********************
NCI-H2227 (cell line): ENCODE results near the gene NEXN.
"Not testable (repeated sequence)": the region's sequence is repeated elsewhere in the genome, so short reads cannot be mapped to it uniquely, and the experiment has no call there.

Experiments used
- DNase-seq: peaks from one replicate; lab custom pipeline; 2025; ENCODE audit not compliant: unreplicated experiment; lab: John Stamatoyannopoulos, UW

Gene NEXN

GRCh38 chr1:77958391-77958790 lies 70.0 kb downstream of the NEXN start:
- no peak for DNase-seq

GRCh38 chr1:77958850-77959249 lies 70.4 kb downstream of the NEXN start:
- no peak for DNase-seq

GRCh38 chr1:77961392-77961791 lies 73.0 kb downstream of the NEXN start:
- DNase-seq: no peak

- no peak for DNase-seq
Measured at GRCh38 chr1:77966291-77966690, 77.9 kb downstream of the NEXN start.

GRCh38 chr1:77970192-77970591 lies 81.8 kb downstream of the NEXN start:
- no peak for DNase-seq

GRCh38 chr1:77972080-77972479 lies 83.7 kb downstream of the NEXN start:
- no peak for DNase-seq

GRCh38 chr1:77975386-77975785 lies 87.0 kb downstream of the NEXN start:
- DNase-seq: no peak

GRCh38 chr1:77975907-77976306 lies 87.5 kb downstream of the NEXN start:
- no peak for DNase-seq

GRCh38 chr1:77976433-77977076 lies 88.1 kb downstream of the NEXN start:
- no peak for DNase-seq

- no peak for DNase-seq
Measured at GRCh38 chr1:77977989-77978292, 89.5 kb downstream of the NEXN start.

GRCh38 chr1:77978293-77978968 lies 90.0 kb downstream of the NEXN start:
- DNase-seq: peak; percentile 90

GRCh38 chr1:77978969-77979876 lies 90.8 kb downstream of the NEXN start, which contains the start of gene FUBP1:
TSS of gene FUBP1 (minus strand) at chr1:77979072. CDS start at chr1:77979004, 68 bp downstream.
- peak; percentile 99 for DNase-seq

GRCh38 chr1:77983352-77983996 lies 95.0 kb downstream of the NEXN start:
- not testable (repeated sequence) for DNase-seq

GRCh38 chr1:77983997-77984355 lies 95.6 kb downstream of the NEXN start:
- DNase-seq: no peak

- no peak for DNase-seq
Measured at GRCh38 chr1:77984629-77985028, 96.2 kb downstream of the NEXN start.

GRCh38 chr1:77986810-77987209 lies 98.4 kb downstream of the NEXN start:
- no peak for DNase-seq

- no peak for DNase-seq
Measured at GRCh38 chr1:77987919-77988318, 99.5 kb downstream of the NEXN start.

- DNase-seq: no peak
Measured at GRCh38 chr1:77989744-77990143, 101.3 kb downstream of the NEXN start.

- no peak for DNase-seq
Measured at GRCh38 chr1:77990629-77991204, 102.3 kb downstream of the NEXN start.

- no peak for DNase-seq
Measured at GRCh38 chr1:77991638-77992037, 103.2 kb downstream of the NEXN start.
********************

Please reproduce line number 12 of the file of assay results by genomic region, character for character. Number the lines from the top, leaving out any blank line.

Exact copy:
- no peak for DNase-seq